Now, I am fully aware that Ellis’ work on these titles was not the first time we saw the mix of superheroes and politics as that has been done before in the pages of Watchmen, The Dark Knight Returns, Miracleman, and Marshal Law to name a few. Nor was his work the first time we had seen widescreen comics. That had already been done before in Grant Morrison’s JLA, of which The Authority is a trope as author Geoff Klock rightfully points out in his book How to Read Superhero Comics and Why. Anyone of those works has either received considerable analysis or is completely worthy of it. However, I believe Ellis’ work has not yet received the proper accreditation in recent years, especially in regards to the depth of influence it has had in major works at the fore of popular culture.

Ellis’s tenure on Stormwatch (alongside artists Tom Raney, Oscar Jimenez and Bryan Hitch) and the sequel/successor The Authority which he co-created with Hitch were not only watershed moments in comics, but their influence can be felt in many works across various mediums.

Major works I would like to address in this piece range from the cinematic, such as key Marvel films like both AVENGERS films and the CAPTAIN AMERICA films directed by the Russo Brothers.

In animation, the JUSTICE LEAGUE (UNLIMITED) cartoon series produced by Bruce Timm and Dwayne McDuffie and most recently, the JUSTICE LEAGUE: GODS AND MONSTERS multimedia project spearheaded by the film of the same name alongside comics and animated shorts (written by Timm and Alan Burnett) carry considerable baggage from Ellis’ work.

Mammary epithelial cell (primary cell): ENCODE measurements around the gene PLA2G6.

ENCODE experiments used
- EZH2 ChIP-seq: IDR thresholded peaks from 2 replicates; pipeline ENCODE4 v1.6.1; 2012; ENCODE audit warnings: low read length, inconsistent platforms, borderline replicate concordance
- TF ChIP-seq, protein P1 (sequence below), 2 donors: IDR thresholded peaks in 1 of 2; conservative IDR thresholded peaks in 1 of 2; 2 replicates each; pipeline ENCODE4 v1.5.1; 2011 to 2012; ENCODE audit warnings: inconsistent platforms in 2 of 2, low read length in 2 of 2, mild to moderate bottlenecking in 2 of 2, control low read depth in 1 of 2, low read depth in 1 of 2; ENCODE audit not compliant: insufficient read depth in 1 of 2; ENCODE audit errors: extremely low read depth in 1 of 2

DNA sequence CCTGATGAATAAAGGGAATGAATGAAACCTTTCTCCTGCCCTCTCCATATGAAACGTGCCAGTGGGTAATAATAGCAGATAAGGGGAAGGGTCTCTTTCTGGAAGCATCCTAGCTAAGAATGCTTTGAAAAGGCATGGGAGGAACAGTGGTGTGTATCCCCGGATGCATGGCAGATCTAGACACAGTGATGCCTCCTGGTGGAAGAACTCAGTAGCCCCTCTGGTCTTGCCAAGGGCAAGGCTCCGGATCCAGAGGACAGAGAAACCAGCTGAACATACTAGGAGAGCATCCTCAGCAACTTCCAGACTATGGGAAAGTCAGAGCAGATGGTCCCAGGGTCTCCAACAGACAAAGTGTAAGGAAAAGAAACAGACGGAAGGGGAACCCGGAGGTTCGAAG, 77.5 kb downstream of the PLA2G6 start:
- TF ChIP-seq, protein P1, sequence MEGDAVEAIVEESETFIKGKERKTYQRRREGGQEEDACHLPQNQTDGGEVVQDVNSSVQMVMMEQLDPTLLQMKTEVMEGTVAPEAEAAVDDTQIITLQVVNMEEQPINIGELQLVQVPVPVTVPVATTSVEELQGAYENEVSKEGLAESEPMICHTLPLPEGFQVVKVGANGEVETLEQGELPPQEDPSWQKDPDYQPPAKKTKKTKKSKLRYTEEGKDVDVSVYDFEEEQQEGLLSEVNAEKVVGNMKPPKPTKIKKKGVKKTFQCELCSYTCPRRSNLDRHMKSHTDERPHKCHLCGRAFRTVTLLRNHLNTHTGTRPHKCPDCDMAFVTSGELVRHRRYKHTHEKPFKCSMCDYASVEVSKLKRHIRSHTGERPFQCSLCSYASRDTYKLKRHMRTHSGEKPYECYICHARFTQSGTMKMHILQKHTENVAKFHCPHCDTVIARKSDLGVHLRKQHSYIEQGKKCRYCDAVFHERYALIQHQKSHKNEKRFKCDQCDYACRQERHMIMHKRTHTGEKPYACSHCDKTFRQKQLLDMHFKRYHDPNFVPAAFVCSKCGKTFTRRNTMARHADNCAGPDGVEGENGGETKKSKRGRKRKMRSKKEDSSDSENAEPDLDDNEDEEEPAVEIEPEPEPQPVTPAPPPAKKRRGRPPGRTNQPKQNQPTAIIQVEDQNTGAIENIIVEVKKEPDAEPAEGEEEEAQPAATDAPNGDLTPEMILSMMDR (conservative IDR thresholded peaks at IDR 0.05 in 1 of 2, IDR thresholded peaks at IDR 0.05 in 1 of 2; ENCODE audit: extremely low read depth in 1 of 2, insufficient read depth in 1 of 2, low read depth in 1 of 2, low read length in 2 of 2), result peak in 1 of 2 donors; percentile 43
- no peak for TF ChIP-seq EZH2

Finally, the depth of impact from these comics is demonstrated in the smash hit INJUSTICE: GODS AMONG US video game and its tie-in comic series as initially written by Tom Taylor. These products are highly praised and culturally relevant and I believe some of their success is owed, in part, to these works by Ellis. Thus I would like to begin by addressing the animated series by Timm and McDuffie.

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This animated series began back in 2001 as the simply titled JUSTICE LEAGUE and would change its dynamic and format in 2004 along with its title to JUSTICE LEAGUE UNLIMITED. The original series focused on two-part episodes (effectively creating mini-movies) and it was in one of these that the producers laid bare their influence to the then active popularity of the Authority. In one of the most acclaimed episodes of the original series, titled “A Better World,” first aired in November 2003, the Justice League encounters a parallel dimension version of themselves known as the Justice Lords. While their goal to save the world is mostly the same, the Justice Lords took it past acceptable ethical boundaries.